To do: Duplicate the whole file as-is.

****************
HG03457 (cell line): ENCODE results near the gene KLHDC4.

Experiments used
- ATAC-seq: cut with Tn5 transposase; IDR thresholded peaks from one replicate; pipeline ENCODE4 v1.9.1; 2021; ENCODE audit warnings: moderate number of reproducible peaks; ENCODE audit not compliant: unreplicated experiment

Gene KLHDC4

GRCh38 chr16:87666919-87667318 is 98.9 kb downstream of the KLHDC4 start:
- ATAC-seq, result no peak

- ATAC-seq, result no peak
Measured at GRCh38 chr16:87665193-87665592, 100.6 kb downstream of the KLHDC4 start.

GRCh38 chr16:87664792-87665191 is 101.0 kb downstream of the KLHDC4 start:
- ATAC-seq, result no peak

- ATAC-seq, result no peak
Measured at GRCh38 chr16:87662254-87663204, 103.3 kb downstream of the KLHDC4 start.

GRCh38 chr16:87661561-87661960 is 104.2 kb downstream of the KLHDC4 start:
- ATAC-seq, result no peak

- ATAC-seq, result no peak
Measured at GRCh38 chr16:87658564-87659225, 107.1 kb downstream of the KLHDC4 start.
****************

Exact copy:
HG03457 (cell line): ENCODE results near the gene KLHDC4.

Experiments used
- ATAC-seq: cut with Tn5 transposase; IDR thresholded peaks from one replicate; pipeline ENCODE4 v1.9.1; 2021; ENCODE audit warnings: moderate number of reproducible peaks; ENCODE audit not compliant: unreplicated experiment

Gene KLHDC4

GRCh38 chr16:87666919-87667318 is 98.9 kb downstream of the KLHDC4 start:
- ATAC-seq, result no peak

- ATAC-seq, result no peak
Measured at GRCh38 chr16:87665193-87665592, 100.6 kb downstream of the KLHDC4 start.

GRCh38 chr16:87664792-87665191 is 101.0 kb downstream of the KLHDC4 start:
- ATAC-seq, result no peak

- ATAC-seq, result no peak
Measured at GRCh38 chr16:87662254-87663204, 103.3 kb downstream of the KLHDC4 start.

GRCh38 chr16:87661561-87661960 is 104.2 kb downstream of the KLHDC4 start:
- ATAC-seq, result no peak

- ATAC-seq, result no peak
Measured at GRCh38 chr16:87658564-87659225, 107.1 kb downstream of the KLHDC4 start.